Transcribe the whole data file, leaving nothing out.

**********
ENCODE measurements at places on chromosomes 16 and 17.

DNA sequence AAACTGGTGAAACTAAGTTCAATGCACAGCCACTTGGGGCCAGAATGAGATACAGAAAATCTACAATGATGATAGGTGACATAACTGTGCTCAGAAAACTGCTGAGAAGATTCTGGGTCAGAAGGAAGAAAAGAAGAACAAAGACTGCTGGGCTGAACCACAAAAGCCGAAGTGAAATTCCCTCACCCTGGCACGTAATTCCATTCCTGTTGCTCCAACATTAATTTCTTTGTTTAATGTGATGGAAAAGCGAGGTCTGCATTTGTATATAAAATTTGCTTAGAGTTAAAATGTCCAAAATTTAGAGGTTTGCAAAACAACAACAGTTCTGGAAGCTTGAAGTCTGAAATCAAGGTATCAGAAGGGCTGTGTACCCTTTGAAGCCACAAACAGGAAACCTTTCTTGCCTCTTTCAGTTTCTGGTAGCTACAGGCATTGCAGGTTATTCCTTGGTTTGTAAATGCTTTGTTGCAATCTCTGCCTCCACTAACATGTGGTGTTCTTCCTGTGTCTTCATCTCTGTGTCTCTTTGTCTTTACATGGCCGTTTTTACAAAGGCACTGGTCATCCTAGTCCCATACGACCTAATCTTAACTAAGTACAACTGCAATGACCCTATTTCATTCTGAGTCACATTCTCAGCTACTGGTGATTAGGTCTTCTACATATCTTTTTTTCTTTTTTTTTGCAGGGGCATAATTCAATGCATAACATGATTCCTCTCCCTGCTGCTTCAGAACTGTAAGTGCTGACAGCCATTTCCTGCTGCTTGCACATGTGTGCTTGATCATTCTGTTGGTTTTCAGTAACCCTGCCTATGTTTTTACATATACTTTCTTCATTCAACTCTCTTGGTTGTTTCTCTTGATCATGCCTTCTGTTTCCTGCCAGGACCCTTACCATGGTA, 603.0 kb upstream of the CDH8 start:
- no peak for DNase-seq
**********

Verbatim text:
ENCODE measurements at places on chromosomes 16 and 17.

DNA sequence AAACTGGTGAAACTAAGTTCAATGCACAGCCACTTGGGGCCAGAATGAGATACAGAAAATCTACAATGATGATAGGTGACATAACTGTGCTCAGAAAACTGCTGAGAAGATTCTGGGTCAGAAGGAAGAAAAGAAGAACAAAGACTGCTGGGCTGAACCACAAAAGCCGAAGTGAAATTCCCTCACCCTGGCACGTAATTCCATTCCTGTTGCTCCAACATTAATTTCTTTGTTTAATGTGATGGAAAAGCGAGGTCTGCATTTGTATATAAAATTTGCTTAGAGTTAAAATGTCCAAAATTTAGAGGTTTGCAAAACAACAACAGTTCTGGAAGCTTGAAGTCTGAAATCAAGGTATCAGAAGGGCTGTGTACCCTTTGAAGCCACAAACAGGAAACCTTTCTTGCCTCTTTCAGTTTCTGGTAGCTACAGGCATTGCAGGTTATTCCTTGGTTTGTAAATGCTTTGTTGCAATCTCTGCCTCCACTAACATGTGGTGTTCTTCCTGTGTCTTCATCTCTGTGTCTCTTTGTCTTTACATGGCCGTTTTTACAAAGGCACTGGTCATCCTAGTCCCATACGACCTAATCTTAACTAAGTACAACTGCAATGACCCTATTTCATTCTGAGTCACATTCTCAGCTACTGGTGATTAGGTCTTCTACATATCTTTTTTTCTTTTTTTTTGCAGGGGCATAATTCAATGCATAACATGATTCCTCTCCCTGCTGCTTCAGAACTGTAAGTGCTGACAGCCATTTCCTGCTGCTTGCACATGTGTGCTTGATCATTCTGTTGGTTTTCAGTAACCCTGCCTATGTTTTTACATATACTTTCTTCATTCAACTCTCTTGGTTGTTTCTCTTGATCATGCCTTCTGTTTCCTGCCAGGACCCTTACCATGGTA, 603.0 kb upstream of the CDH8 start:
- no peak for DNase-seq